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Ambrose Young was beautiful. He was tall and muscular, with hair that touched his shoulders and eyes that burned right through you. The kind of beautiful that graced the covers of romance novels, and Fern Taylor would know. She’d been reading them since she was thirteen. But maybe because he was so beautiful he was never someone Fern thought she could have… until he wasn’t beautiful anymore.

Making Faces is the story of a small town where five young men go off to war, and only one comes back. It is the story of loss. Collective loss, individual loss, loss of beauty, loss of life, loss of identity. It is the tale of one girl’s love for a broken boy, and a wounded warrior’s love for an unremarkable girl. This is a story of friendship that overcomes heartache, heroism that defies the common definitions, and a modern tale of Beauty and the Beast, where we discover that there is a little beauty and a little beast in all of us.


BOOK REVIEW: Making Faces

Amy Harmon

RATING:

“I loved every word, every thought, and I loved you . . . so much.”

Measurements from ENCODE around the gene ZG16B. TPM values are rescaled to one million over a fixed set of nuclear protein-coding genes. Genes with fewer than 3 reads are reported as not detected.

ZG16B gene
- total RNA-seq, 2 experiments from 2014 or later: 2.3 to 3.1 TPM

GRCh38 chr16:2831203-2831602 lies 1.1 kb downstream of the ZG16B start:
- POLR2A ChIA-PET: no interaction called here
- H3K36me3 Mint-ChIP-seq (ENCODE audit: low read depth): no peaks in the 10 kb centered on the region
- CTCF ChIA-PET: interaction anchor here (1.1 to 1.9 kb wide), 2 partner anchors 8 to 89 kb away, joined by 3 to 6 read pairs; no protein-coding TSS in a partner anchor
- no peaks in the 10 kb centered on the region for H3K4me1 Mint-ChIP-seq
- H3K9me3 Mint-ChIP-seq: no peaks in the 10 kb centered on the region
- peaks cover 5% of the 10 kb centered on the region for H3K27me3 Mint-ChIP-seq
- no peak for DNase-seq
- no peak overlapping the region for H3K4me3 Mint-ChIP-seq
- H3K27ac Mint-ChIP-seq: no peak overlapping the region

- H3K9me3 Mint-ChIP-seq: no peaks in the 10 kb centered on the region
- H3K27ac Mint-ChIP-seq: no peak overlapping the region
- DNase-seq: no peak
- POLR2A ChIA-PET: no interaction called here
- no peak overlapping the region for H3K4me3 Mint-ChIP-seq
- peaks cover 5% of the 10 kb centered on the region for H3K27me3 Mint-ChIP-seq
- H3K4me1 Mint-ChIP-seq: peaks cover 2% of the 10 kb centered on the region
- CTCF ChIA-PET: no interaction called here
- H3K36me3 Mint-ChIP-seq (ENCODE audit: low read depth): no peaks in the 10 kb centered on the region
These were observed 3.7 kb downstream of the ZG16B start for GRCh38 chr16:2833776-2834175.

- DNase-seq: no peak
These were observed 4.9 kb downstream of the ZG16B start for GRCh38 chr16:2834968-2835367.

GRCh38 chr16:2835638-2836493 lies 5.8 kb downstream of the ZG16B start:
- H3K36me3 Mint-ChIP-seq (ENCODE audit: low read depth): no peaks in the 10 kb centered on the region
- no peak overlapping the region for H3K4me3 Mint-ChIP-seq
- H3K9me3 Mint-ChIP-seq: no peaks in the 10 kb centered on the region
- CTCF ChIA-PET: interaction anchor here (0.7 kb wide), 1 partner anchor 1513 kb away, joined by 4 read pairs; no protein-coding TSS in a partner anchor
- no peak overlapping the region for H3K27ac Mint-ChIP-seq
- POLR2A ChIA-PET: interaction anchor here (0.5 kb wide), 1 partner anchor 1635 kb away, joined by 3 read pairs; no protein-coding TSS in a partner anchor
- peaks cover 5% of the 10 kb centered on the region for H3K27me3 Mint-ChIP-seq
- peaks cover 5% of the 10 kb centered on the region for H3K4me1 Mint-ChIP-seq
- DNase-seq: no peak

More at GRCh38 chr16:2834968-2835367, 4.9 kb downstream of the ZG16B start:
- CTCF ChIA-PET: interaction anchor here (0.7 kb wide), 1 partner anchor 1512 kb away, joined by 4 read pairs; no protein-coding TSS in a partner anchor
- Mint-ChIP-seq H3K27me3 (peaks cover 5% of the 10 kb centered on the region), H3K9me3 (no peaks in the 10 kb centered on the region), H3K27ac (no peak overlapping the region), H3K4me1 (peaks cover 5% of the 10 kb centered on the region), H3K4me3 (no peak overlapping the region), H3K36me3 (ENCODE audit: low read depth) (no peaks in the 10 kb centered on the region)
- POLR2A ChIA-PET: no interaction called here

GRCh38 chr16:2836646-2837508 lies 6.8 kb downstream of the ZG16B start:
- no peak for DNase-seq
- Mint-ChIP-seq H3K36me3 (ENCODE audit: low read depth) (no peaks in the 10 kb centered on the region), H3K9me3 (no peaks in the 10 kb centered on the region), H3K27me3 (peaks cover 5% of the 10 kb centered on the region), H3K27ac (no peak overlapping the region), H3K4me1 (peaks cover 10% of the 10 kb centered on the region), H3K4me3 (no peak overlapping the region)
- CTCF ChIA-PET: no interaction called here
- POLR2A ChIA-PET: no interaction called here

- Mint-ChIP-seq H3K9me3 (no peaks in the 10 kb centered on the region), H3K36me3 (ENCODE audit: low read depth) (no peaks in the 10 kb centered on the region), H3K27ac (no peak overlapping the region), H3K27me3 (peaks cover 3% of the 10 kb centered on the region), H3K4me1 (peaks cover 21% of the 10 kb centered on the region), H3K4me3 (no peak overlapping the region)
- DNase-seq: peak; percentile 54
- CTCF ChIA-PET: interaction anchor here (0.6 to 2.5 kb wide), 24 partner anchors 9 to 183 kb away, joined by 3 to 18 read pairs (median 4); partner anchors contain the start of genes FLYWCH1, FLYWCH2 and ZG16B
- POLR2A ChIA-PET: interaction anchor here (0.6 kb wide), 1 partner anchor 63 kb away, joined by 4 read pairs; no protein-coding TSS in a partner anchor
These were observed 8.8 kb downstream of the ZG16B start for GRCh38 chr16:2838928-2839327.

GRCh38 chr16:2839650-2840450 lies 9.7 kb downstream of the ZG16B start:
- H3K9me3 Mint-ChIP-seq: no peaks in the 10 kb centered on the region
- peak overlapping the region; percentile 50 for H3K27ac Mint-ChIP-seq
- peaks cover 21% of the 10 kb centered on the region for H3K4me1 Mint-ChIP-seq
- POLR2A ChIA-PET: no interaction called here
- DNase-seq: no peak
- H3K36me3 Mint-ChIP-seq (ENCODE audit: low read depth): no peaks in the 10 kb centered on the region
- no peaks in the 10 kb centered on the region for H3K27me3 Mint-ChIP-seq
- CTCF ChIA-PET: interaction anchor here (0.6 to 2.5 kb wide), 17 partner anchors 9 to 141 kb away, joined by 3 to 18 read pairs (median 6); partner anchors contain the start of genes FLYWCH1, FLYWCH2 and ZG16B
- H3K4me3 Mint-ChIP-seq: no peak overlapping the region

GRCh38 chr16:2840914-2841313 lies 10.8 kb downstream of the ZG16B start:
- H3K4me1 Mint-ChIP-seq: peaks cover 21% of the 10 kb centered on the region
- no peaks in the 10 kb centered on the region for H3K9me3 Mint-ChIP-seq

As someone who reads to escape reality and to immerse myself in emotions that are not my own, I am constantly seeking that ‘high’, that rare moment when every sensation running through me is dictated by the characters and the story they are telling. It can be a random burst of laughter, it can be the feeling of having your heart crushed and your breath stolen away from you, or it can be an overwhelming sense of joy for you’ve become one with the characters and their every happiness intrinsically becomes your own. And while those moments are rare and far between, I seek them, fear them as much as I need them, loving how deeply a story can touch us as readers and even alter our perception of our own lives. So when a book comes along that essentially robs you of every figment of control you thought you had over your own emotions and pulls on your heartstrings like a skilled puppeteer, you feel like you’ve just won the jackpot. This book did not just make me cry at times—it made me cry cover to cover. Once it opened up the floodgates, I never knew what would trigger the next tear. Fern, Bailey and Ambrose are characters that I loved with all my heart, their beautiful souls hopefully leaving a permanent mark on my own, as stories like these are rarely told, and even more rarely with such positivity and genuineness. This is a story that will inspire you, overwhelm you, fill you with so much faith in the human spirit, and it will show you that sometimes the most beautiful tales are found where you least expect them to be.